What’s happening in the markets: War on Wall Street, GDP & Jobless Claims, Earnings Deluge

The tug of war continues between Wall Street hedge funds and an army of exuberant and sometimes grievance-driven retail traders. The first reading of U.S. fourth-quarter GDP is due, as are weekly jobless claims. Apple, Tesla and Facebook stock all struggle despite strong results, and oil has a tightening physical market to thank for withstanding the sell-off in stocks. Here’s what you need to know in financial markets on Thursday, January 28th

The Great Stonks Revolt

Buckle up, it’s going to be another wild day in the Great Stonks Revolt of 2021. Monday and Tuesday saw one of the biggest gross reductions in exposure to the market by hedge funds in the last decade, according to Morgan Stanley.

That’s down to the licking given to hedge funds and other pros by the army of retail traders organizing on Reddit and other social media. How long the movement can last isn’t clear. Unless the day traders actually want to be the long-term owners of failing game stores and debt laden, empty movie theaters, the urge to take profits may very soon start to become irresistible.

GDP, Jobless Claims due

For those still attached to the quaint notion that the state of the economy has any role in price formation for financial assets, the U.S. will announce its preliminary reading of fourth-quarter gross domestic product at 8:30 AM ET (1330 GMT).

Analysts expect the economy to have grown at an annualized pace of 4%, a sharp slowdown from the 33% seen in the third quarter. Core personal consumer expenditures, the favored measure of inflation at the Federal Reserve, are seen rising 1.5% year-on-year.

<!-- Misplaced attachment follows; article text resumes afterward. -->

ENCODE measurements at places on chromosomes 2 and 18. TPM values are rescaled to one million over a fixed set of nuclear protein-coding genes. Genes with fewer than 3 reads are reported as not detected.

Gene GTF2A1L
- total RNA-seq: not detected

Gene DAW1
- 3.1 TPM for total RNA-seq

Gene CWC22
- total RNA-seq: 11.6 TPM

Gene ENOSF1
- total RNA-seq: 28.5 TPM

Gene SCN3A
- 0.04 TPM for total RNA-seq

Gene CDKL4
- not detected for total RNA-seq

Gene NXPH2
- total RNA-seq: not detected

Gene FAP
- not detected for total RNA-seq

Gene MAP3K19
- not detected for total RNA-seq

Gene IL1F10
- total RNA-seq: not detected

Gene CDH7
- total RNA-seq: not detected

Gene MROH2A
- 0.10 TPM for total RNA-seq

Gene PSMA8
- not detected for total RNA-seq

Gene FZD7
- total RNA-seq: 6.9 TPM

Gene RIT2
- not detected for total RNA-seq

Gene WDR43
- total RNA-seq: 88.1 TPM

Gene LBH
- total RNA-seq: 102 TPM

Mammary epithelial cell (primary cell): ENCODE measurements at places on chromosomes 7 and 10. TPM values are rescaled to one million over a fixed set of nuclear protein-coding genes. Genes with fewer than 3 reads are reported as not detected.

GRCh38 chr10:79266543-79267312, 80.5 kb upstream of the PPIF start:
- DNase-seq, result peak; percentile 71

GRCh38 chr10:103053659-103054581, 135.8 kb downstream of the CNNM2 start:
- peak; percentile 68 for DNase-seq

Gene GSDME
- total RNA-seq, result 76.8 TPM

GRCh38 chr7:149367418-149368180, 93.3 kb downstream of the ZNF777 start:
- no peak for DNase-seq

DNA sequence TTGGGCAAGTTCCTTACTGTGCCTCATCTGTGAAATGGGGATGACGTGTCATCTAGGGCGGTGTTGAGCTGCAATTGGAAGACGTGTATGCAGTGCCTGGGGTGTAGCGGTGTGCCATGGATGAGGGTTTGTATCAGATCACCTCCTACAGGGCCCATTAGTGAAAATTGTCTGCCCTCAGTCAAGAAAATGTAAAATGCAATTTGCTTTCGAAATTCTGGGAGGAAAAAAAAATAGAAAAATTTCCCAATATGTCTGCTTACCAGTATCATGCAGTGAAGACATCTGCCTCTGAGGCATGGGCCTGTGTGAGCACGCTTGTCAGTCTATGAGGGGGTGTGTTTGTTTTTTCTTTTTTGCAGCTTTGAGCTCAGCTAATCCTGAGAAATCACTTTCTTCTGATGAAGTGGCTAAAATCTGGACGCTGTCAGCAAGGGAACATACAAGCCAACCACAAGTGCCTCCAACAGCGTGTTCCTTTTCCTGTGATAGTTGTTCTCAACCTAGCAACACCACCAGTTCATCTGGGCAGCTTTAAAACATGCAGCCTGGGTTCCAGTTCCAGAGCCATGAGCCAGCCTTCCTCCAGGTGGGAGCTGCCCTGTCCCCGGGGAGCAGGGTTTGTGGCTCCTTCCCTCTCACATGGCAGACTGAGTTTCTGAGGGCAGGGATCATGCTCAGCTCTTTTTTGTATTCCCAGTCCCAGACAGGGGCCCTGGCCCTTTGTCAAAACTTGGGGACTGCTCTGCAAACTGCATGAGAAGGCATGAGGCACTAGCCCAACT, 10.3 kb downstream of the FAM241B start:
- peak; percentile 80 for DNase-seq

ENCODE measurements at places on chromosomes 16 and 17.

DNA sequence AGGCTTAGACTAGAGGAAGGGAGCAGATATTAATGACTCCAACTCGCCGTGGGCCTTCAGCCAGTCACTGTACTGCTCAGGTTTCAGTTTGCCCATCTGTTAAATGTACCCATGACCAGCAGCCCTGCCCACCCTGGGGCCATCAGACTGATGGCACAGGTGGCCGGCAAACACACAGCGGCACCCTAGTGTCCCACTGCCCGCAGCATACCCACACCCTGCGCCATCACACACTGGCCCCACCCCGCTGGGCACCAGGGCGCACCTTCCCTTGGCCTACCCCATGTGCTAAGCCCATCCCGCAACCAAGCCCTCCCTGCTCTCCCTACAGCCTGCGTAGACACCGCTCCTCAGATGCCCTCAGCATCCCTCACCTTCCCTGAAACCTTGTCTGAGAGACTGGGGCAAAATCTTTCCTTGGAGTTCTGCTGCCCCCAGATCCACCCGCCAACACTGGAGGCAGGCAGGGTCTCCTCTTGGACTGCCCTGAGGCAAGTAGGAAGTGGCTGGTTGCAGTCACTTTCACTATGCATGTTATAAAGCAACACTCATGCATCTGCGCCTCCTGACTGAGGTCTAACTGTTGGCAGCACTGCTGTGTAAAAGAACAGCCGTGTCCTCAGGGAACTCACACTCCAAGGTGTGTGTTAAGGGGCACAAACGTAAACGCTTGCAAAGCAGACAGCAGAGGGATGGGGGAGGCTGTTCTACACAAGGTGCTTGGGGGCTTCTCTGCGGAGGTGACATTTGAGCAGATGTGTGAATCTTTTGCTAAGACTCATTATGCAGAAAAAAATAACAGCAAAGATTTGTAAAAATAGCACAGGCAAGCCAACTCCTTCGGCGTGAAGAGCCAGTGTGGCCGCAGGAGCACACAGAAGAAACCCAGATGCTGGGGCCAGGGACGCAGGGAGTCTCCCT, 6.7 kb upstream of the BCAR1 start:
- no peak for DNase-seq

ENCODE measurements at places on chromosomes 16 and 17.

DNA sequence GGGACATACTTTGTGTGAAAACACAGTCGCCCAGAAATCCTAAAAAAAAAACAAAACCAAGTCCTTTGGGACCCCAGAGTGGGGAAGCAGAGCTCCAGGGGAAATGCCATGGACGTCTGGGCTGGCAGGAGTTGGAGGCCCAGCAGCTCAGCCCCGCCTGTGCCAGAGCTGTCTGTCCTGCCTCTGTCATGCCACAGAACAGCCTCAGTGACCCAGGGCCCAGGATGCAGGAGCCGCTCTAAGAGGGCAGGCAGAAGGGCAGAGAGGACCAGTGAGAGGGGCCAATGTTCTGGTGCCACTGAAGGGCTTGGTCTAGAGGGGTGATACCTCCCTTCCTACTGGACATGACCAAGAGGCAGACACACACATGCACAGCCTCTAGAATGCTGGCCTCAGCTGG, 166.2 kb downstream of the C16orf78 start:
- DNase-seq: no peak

At the same time, more timely data on the labor market will be released. Initial jobless claims are expected to have stayed at a high level of 875,000 last week. New home sales data for December completes the data roster.

Stocks set to open mixed

U.S. stock markets are set to open mixed after their sharpest one-day sell-off in weeks on Tuesday.

By 6:35 AM (1135 GMT), Dow Jones futures were up 10 points, less than 0.1%. S&P 500 futures were down 0.2%, while Nasdaq futures were down 0.8%.

The deluge of earnings continues, with both Mastercard and Visa reporting, along with Comcast, McDonald’s, Altria and Dow , Stanley Black & Decker and three of the country’s biggest airlines – American, JetBlue and Southwest .

Tesla, Apple can’t meet high expectations

Tesla recorded its first ever full year of profits, and Apple recorded its first ever quarter of $100 billion in revenue, but neither could live up to the sky-high expectations implicit in their current stock prices.

Tesla stock was marked down 4.9% in premarket trading after forecasting growth of only 50% in both of the next two years, while Apple stock was indicated down 2.3%, despite raising the average selling price of its iPhone from $803 to $879 in the space of a year.

Facebook , the other megacap to report after the bell on Wednesday, fell 0.5% after warning of regulatory challenges to its dominance of the online ad market, accompanied by some highly critical comments of Apple by its CEO, Mark Zuckerberg.

Oil steady despite pressure on risk assets

The selling pressure in the stock market had only a limited effect on crude oil prices, which remain well supported by a steady drawdown in global inventories – illustrated by a sharp drop in U.S. stockpiles announced by the Energy Information Administration on Wednesday.

By 6:35 AM ET, U.S. crude futures were down 0.2% at $52.77 a barrel, while Brent futures were down by a similar amount at $55.41 a barrel.

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